The long, rich history of this building, located in the centre of Amsterdam, starts in 1617. Until 1623 the ground floor was used as a meat market, with rooms above for the ‘De Schutterij’, who were watching over the safety of Amsterdam. The House owes its name to the period between 1623 and 1647, when the ‘Heren Negentien’ wielded the scepter over the Dutch West-India Trading Company (‘West Indische Compagnie’) from here. In the Compagnieszaal the decision was made to build the fort ‘New Amsterdam’ on the island of Manhattan.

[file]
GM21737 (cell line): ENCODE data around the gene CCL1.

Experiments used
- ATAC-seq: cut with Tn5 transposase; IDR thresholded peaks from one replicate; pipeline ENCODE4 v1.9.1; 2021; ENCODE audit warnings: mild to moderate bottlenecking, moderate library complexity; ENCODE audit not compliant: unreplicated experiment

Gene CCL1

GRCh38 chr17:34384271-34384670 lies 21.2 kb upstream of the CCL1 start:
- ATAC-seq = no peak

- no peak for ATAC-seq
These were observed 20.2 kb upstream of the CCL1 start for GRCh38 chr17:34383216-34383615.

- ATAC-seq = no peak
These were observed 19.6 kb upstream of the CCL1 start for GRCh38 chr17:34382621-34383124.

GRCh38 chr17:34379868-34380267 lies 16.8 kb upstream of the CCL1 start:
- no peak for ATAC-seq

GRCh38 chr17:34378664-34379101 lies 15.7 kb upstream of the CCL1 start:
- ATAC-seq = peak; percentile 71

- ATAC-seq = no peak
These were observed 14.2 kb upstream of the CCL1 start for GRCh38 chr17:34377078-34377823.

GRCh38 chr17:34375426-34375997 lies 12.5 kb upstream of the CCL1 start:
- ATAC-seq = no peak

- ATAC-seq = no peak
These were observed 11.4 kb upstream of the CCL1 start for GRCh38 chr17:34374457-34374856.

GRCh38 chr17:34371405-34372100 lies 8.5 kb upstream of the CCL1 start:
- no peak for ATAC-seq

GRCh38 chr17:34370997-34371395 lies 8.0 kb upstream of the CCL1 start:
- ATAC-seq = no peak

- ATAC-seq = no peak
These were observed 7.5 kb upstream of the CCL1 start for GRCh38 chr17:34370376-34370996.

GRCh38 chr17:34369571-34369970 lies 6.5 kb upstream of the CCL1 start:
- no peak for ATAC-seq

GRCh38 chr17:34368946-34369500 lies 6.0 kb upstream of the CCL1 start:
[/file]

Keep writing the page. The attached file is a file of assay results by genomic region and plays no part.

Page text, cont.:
The privateering of Spanish ships, executed by order of the West-Indische Compagnie, gathered in great loots in the same period. The biggest blow was the conquest of a fully loaded silver fleet by Admiral Piet Heijn. These treasures were stored in the basement of Het West-Indisch Huis, nowadays the ‘Piet Heijn kelder’.